The Department of Justice has said there will be no change to the Government’s policy of not allowing gardaí to go on strike.
In a report published on Wednesday, the European Committee on Social Rights said Ireland remained in breach of provisions of the European Social Charter.
It said “domestic legislation still prescribes to a complete abolition of the right to strike as far as the police is concerned”.
In response, the department said industrial action by police was banned in many states reprsented at the Council of Europe.
“Many of these states, notwithstanding that they have multiple police services, and separate security and immigration services, prohibit the taking of industrial action by police,” it said.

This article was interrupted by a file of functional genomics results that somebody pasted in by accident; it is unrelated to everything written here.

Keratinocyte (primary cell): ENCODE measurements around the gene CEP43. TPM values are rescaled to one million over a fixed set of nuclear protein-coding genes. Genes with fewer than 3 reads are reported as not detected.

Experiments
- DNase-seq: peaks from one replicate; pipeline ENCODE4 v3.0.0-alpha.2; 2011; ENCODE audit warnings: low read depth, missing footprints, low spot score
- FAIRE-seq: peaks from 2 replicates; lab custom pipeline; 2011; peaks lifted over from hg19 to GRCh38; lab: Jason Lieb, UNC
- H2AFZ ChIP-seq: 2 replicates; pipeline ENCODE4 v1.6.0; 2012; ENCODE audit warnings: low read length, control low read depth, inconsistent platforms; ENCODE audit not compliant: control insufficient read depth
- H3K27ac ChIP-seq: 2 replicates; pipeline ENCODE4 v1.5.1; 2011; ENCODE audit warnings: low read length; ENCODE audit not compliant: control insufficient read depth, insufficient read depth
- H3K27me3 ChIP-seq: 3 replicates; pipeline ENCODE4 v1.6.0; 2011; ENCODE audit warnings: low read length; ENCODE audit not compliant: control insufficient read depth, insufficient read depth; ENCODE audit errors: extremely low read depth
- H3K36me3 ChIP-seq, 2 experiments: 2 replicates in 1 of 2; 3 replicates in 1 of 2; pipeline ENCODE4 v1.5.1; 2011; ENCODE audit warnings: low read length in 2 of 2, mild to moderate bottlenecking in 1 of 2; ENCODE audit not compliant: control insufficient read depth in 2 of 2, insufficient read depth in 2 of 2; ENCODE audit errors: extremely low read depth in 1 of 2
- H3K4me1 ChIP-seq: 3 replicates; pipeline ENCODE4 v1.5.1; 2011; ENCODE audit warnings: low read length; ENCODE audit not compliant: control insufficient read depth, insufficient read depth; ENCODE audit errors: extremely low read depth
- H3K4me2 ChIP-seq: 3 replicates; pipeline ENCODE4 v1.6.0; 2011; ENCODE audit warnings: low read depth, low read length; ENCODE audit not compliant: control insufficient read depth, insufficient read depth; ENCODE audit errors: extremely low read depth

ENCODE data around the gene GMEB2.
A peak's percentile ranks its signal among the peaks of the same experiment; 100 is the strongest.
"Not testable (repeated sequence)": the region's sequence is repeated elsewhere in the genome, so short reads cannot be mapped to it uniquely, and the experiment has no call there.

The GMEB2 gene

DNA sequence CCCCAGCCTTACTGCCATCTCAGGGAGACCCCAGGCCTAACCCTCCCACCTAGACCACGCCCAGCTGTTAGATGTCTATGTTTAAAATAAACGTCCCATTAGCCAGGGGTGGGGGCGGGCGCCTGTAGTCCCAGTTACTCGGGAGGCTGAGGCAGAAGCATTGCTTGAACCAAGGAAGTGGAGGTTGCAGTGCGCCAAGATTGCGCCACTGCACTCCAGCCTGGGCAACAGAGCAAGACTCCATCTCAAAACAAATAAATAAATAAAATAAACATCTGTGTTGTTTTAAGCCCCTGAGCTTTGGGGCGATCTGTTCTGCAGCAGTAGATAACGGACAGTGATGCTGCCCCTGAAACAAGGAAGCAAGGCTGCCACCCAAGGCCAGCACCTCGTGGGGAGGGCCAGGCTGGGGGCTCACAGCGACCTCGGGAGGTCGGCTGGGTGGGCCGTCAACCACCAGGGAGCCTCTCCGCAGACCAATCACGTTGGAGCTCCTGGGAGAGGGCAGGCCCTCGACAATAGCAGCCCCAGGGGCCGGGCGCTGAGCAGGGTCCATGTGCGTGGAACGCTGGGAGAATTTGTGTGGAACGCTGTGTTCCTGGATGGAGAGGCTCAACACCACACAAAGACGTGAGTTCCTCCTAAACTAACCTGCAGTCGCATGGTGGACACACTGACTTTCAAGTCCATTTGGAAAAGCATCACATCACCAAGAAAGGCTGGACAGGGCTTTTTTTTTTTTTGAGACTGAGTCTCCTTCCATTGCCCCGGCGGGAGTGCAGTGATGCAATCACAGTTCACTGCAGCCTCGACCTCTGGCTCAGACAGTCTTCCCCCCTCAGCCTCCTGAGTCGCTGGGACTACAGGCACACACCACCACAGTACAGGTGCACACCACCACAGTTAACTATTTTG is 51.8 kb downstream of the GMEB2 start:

It said the question of the right to strike was considered by the Murphy working group, which was established by the then Government in 2017 to address the industrial relation structures available to An Garda Síochána.
The group had recommended that constraints on striking should be maintained, it noted.
It said the group found that this created “a particular obligation to ensure that the dispute resolution and negotiation processes to be put in place are robust and effective, and that the members of An Garda Síochána are not disadvantaged as a result”.
The department said the European Committee of Social Rights' report acknowledged "much of the work done by Ireland, including amendments to the Industrial Relations Acts which provide members of An Garda Síochána and the Garda Associations with full and equal access to the Workplace Relations Commission and the Labour Court".